By Heidi Goehmann

Wellness and well-being are not distinctly Lutheran ideas. People from across time have been trying to figure out how to be well and stay well.

And while the search for the fountain of youth may be a vain, worldly pursuit, keeping these jars of clay healthy is a godly task, one given to each of us as part of the work of stewarding all of God’s creation, including ourselves and each other.

Lutheranism does have some unique concepts as part of the fabric of our doctrine and daily teaching that are useful for the pursuit of our wellness.

Sola Scriptura, Sola Fide, Sola Gratia: Scripture Alone, Faith Alone, Grace Alone

Luther recognized that life without Scripture is simply not lived well.

We can try every new diet, exercise until the cows come home, meet with our therapist, take the proper medications, and use the right skin creams, but without the Word of hope everything crumbles.

We are confronted daily by the brokenness of the world and our bodies as we age.

But Scripture holds mighty promises of God’s healing and restoration in Jesus Christ where we see brokenness. It gives us a place to return after we’ve gone out and researched all the ideas.

Wellness is an industry. There are so many products we could buy and ways we could spend our time. There’s research and science that can be beneficial, but they can also be tied to agendas.

Scripture gives us a place to wrestle with what we read and filter it through the lens of what we believe.

“Faith Alone” reminds us we can meet with God here and converse with Him, ask Him any and all of our questions, gather with His people, and be well in a community built on faith rather than trying to figure it out on our own.

“Grace Alone” is perhaps most important in our dealings with wellness. If we attempt wellness from a law-based lens, whereby we attempt to do more, be better, and choose wisely every time, we will only find ourselves discouraged and meet our failure face-to-face.

The grace of Christ as our lens reminds us that well-being is a gift, some of which we have control over, other parts of which we lay in His hands.

Grace allows us to get back up when we fall, pick up that phone when we need to make that appointment, or get out of bed the next day and start fresh and new.

Well-being is a constant part of our pilgrimage in this life, not a destination.

In addressing wellness in our own life, we allow God to bring His grace into areas we’d rather not look at, and in turn He only expects us to operate with grace for ourselves, in the same way Christ gives grace to us every day.

The sinner and saint duality

Understanding that we are 100 percent holy and redeemed by Jesus, even while we still wrestle with our own brokenness and the brokenness of the world, is essential to our well-being … especially when we are wrestling with well-being itself.

The Apostle Paul’s language in Rom. 7:15 is perfect for any of us who have tried to improve our health and well-being:

“For I do not understand my own actions. For I do not do what I want, but I do the very thing I hate.”

Paul, I hear you! I want to seek help but often don’t. I want to reach out to a friend to connect but don’t. I want to eat veggies, and I eat cookies.

I mean, I’m a mess. But a loved, bought at a price, forgiven and set free mess. I will live in this mess to some extent my whole life.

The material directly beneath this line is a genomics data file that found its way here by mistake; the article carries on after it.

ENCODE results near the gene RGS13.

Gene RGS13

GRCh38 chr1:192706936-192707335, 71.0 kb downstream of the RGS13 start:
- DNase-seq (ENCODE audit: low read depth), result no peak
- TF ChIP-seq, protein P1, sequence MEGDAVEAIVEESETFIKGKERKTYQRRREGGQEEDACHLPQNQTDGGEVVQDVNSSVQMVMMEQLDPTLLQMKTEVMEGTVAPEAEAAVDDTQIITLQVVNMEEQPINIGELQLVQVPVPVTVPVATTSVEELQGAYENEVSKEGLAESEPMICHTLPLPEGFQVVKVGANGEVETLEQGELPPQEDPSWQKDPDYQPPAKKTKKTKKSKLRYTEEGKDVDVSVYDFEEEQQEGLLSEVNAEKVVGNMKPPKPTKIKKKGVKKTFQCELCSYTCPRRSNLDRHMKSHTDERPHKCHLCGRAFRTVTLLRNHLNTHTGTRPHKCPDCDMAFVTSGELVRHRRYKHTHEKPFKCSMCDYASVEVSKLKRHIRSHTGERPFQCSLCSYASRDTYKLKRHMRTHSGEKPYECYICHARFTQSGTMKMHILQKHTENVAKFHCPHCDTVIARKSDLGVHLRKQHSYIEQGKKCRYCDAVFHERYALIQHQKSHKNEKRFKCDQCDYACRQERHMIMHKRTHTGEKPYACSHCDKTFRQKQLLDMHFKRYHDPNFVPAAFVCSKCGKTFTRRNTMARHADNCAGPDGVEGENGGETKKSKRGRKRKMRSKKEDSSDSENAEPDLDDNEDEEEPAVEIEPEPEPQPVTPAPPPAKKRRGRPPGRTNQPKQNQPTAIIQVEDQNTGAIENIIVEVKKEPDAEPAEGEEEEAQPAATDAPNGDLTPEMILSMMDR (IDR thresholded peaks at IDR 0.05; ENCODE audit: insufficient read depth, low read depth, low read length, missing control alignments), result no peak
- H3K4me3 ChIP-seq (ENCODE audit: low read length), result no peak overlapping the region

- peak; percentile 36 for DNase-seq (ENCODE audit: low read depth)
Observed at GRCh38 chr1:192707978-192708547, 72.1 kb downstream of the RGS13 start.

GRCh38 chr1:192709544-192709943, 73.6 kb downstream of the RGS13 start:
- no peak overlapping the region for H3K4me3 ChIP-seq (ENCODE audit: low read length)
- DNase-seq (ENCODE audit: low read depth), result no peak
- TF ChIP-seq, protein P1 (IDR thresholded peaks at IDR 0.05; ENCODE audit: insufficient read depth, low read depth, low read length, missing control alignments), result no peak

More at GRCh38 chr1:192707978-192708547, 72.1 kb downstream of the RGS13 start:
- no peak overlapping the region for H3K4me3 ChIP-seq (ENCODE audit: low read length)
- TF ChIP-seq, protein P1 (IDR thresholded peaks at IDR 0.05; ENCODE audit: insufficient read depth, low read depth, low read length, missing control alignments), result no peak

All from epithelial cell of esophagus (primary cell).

But I also know the work is done; nothing need be added to it.

Restoration and the New Creation of non-messiness will be my reality one day. In the meantime, I live in both, free to become a better mess than I was the day before, because the Spirit of our God lives in me to will and to act, bringing wellness.

Our many and varied vocations

Vocation is such a health-giving concept. Imagine if I lived in a world where I only had one purpose, and I wasn’t really sure what it was.

Or imagine if I thought my salvation, or even just God’s view of me, depended on my ability to get a particular job done and done well.

Vocation, instead, reminds us that we are people of many gifts and people whom God has put in many places — of life, family and work — so that His people may be found and His Word brought everywhere.

Vocation helps me see my identity in Christ alone, while serving many and various roles for His good, be it mopping a floor or comforting a friend suffering with cancer.

Any good thing I do in this life and this world, any “well” thing I do, is Christ at work in me.

I’m going to wear lots of hats in life. Sometimes I’ll balance those well, and other times I’ll learn I need to balance them better.

I do my best, and Jesus is enough in every one of those spaces; even in my weakness, there is His strength shining.

I’m not confined to one single role to hold my identity. Worker, mom or dad, pastor, teacher, child, elder — those are vocations.

Child of God! — that’s my identity.

Vocation keeps me grounded and brings an awareness of God’s presence into anything I might do on a given day — at home, at work or in my community.

You don’t need to be Lutheran to be well. I’m sure we can learn from hundreds of people around us who aren’t Lutheran at all. But we have these great lenses, so let’s pop them on and use them.

Take heart, wellness seekers, Jesus Christ guides you, the Spirit lives in you, the Father watches over you.

We cannot boast in our Lutheran heritage (“For by grace you have been saved through faith. And this is not your own doing; it is the gift of God, not a result of works, so that no one may boast,” Eph. 2:8–9).

But adding a little Lutheran theology to our wellness lens doesn’t hurt anything either.